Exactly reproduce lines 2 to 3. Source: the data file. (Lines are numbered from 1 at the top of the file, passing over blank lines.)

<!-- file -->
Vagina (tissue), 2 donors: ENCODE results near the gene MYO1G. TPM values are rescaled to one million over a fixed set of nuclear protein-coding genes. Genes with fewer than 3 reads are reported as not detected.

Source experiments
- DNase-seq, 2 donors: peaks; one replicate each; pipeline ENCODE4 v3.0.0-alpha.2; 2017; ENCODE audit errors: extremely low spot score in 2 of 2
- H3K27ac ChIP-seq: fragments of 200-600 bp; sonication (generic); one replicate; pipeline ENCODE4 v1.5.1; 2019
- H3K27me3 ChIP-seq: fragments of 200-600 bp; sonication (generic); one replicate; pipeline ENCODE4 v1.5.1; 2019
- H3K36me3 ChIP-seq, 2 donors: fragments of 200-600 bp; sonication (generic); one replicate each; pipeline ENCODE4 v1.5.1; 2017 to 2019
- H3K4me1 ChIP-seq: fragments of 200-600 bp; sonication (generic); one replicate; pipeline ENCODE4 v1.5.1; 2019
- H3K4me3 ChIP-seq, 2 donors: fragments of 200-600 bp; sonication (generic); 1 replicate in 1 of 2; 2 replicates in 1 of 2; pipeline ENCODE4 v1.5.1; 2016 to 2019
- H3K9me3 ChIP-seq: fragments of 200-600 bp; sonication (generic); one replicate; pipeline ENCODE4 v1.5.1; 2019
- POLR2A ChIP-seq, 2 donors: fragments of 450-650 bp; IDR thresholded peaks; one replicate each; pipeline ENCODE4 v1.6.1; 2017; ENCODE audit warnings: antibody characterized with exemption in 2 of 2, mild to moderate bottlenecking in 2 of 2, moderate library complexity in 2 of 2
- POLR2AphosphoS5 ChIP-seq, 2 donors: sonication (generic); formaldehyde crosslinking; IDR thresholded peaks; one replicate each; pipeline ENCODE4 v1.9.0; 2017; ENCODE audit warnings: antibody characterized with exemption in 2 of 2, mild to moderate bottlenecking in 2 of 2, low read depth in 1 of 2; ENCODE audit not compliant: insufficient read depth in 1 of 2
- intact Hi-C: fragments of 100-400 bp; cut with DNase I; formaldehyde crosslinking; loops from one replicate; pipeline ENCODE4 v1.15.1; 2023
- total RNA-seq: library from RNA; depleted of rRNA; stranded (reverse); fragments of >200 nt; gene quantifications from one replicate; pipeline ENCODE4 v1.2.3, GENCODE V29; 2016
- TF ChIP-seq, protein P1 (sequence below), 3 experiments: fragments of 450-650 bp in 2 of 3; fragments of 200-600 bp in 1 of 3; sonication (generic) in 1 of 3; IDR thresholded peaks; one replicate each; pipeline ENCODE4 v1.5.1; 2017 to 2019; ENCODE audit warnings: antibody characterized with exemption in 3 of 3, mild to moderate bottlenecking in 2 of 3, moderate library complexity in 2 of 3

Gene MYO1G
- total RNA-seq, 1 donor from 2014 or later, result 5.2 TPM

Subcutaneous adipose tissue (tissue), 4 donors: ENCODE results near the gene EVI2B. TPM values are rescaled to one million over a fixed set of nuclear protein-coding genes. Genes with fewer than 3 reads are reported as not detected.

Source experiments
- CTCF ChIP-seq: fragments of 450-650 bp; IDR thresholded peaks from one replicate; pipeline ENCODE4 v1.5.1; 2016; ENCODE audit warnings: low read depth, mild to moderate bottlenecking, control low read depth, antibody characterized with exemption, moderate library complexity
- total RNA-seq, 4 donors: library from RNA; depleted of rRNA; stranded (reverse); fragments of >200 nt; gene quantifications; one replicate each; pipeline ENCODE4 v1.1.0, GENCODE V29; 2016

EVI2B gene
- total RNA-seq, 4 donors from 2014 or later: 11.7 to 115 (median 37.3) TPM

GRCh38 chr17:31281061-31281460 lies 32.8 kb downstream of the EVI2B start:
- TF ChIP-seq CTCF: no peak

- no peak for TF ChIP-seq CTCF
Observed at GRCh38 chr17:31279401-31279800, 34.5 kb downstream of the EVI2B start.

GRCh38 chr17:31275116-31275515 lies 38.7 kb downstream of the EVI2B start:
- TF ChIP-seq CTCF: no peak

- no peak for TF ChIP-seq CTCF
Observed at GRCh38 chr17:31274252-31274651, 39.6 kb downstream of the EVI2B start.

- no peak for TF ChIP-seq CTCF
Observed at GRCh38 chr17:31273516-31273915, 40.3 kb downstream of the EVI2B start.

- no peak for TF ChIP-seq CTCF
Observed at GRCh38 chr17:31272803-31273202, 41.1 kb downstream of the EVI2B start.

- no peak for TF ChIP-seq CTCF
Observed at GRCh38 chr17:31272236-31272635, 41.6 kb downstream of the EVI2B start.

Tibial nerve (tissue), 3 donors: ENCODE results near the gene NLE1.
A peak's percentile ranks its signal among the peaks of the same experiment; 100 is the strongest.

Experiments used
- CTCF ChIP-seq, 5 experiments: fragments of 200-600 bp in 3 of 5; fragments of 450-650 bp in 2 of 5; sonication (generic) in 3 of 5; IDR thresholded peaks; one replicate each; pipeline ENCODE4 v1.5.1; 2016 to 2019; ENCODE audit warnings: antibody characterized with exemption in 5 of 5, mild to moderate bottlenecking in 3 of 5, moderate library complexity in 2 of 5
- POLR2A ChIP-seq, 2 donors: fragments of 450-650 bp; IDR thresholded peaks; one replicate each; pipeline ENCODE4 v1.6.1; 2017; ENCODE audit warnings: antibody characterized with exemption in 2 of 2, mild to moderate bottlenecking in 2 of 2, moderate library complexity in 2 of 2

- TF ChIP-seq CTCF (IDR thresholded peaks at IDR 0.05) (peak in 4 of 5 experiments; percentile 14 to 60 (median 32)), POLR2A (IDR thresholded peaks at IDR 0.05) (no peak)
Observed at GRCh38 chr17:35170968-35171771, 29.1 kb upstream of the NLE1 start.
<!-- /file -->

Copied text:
Source experiments
- DNase-seq, 2 donors: peaks; one replicate each; pipeline ENCODE4 v3.0.0-alpha.2; 2017; ENCODE audit errors: extremely low spot score in 2 of 2